There’s always the risk that when these satellites are not used anymore (because they have a finite lifetime) they remain in space and become debris that can create collisions. The effect of debris colliding with debris and causing even more debris is called the Kessler Effect.
If that happens, we’re going to reach a state where there’s a cascade of collisions, and so much debris created at certain altitudes, that we can’t use that region of space for human activities anymore. That would significantly impact our current way of life, because we rely so much on space assets for our everyday activities, even though most people often don’t realise that.
CubeSats are small satellites on the order of tens of centimetres in height, width and depth. They’re like small boxes that are being sent into space. They are much cheaper for us to put together, so they’re very attractive for a lot of organisations that don’t necessarily have the budgets of NASA and other space agencies. They’re actually quite versatile and you can do a lot of things with them, like for instance, astronomy or earth observation.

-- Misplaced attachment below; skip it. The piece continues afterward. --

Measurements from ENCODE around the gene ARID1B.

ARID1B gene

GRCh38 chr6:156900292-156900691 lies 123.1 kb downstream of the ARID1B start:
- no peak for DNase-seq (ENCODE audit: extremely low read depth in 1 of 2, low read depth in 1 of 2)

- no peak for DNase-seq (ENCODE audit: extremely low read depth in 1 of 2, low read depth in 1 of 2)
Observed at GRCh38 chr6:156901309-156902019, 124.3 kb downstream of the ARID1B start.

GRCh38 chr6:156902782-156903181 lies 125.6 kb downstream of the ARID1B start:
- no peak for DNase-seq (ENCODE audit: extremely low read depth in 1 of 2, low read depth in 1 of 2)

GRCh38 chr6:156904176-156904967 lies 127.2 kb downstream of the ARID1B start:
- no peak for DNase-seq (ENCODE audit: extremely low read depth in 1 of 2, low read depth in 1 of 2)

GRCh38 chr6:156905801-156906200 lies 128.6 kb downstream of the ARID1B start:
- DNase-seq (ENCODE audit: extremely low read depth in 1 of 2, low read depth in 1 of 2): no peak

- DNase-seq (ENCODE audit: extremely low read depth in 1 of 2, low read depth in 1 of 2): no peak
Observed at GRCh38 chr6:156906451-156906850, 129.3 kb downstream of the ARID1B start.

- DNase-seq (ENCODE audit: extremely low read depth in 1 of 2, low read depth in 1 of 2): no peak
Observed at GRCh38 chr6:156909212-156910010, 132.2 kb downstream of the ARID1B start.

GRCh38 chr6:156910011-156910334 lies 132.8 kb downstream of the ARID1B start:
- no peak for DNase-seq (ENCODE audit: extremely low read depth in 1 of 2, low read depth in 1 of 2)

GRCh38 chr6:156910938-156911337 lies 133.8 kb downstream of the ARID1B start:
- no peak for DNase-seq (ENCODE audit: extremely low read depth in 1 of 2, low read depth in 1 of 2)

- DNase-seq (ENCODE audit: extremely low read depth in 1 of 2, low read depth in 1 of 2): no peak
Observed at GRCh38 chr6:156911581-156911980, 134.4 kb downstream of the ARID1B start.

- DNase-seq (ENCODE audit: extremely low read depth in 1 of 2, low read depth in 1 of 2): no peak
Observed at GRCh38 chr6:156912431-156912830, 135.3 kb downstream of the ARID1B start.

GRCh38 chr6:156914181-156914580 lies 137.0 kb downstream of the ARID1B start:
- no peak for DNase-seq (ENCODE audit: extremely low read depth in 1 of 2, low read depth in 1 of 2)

In February 2018, Space X sent a Tesla Roadster car to serve as the dummy payload for the Falcon Heavy test flight and that became an artificial satellite of the sun. ‘Starman’, a mannequin dressed in a spacesuit, occupied the driver’s seat. It was sent outside of the immediate orbits around Earth, but it’s not going to break up anytime soon. Someone’s definitely going to find that car sometime in the future!
Humans are messy explorers
Space is the next frontier and, unfortunately, humans have a tendency of exploring in a messy and polluting way when they start out. However, there is a growing consciousness and awareness of the fact that we really need to protect the space environment, because this is a shared resource for all of humanity.